Review of Little Birds
on 2012-08-29 09:54
Movie Reviews: "Little Birds"
-- Rating: R (pervasive language, violence including sexual assault, sexuality, nudity, drug and alcohol use involving teens)
Length: 96 minutes
Release Date: January 23, 2011
Directed by: Elgin James
"Little Birds" was a quiet entry at the 2011 Sundance Film Festival that didn't get a lot of attention, though it should have. It is about the story of two bored teens in a small town who crave for the excitement of the big city, but there are a few elements that raise this film above the usual. The first is that it is beautifully shot by cinematographer Reed Morano. Second, rarely do coming-of-age stories contain a performance as raw and effective as that of Juno Temple's.
Temple stars as Lily, a teen who was born and raised in Salton Sea, California. The name of the town is misleading, since it is not actually by the sea at all. Instead, it is an inland city that has a dried up lakebed where a salt lake used to be. The desiccated lakebed is something of a metaphor for life in Salton Sea. It is fairly bleak, with nothing for teenagers like Lily and her best friend Alison (Kay Panabaker) to do. Even the adults are bored; Lily's mom Margaret (Leslie Mann) turns to smoking pot and promiscuity to pass the time.
Lily is so bored that she cuts herself. The opening scenes of the movie show the scars on her inner thigh and imply that she might be suicidal as she stays underwater in her bathtub for way too long before coming to the surface. Her friendship with Alison is one of the few things she has going for her, even though Alison is almost the complete opposite of her. Whereas Lily is morose and somewhat flighty, Alison is more down-to-earth and sensible. Their friendship gives credence to the old saying that opposites attract.
One day, a gang of punkish skateboarders stops by Salton Sea for a short visit. Jesse (Kyle Gallner) flirts with Lily, who is taken by the charming cad because he is so different from the boys in Salton Sea. As he leaves town, she promises to visit him in Los Angeles. After yet another fight with her mother, Lily convinces Alison to steal the car of Hogan (Neal McDonough), Alison's friend and boss at the local ranch that employs her. Alison likes Hogan and doesn't want to do it, but she gives in to Lily, who can be very stubborn and doggedly persistent.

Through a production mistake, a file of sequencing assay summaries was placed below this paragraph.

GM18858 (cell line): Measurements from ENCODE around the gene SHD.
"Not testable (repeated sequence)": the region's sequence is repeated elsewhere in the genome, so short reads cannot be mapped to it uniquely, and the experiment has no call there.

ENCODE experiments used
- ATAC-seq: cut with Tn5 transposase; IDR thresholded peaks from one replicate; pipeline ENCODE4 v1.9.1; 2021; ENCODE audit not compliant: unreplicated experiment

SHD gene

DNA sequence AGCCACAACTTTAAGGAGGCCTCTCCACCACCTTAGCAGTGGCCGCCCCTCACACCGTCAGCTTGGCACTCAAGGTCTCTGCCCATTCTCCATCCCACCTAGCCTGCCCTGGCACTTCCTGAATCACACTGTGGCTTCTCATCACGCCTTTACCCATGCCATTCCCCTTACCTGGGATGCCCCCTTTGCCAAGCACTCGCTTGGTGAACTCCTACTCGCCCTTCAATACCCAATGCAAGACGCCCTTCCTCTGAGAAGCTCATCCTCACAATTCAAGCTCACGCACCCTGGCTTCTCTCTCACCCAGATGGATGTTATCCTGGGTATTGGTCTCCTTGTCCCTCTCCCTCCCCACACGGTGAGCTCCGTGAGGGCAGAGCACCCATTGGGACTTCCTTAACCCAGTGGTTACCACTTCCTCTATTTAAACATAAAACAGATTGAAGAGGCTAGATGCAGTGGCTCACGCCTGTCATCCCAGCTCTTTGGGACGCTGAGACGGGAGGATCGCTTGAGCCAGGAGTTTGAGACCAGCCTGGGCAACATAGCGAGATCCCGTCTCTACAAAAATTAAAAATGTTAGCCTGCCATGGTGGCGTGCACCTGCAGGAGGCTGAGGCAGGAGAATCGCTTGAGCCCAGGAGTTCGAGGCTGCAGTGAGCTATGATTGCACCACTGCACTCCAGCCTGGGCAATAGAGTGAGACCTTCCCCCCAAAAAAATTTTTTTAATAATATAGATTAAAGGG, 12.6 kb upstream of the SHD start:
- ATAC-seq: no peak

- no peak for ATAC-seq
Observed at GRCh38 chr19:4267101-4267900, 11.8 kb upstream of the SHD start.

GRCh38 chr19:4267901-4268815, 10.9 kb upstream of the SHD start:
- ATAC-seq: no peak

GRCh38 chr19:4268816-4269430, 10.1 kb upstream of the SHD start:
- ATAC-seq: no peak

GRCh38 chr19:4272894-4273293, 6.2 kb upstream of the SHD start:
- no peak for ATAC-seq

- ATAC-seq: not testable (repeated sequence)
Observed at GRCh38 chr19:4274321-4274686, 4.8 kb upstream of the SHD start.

The two girls take an extended joyride to Los Angeles to stay with Jesse, who isn't all that he presented himself to be while in Salton Sea. He is homeless, squatting with his fellow skateboarders in an abandoned house. He convinces the girls to help him and his friends get a little money together so they can party. It starts off with robbing a few teenagers that he lured to the house through the Internet, but it soon turns to much bigger crimes that could affect Lily and Alison's future.
The self-destructive Lily wants to keep shacking up with Jesse, while Alison protests profusely. At this stage, "Little Birds" becomes something of a morality tale, teaching viewers about how a few impulsive mistakes as teenagers can haunt you for the rest of your life. It fortunately avoids becoming preachy, however, which would have marred the rest of the story, which is beautifully laid out by Elgin James, who also directed the film, marking his debut as a features director.
The highlight of the film is Temple's performance as Lily. She is a depressed, chaotic mess and does little to endear herself to the audience. Despite this, you simply can't take your eyes off her, and you root for her to do the right thing and go home. Temple has had small roles in films like "The Dark Knight Rises," but here, with the spotlight on her, she shines as never before. Panabaker also turns in a fine performance as the put-upon Alison, who may end up the tragic collateral damage in Lily's quest to never be bored again.
Director James infuses the film with plenty of great shots of Salton Sea and Los Angeles, accompanied by plenty of punk and alternative music. At the beginning of the film, the beautiful yet bleak shots of Salton Sea seemed like a prison for the two young girls. By the time James is finished showing you Los Angeles, you may be thinking that Salton Sea isn't so bad after all. If only Lily and Alison realize the same thing before it's too late.
Rating: 4 out of 5 stars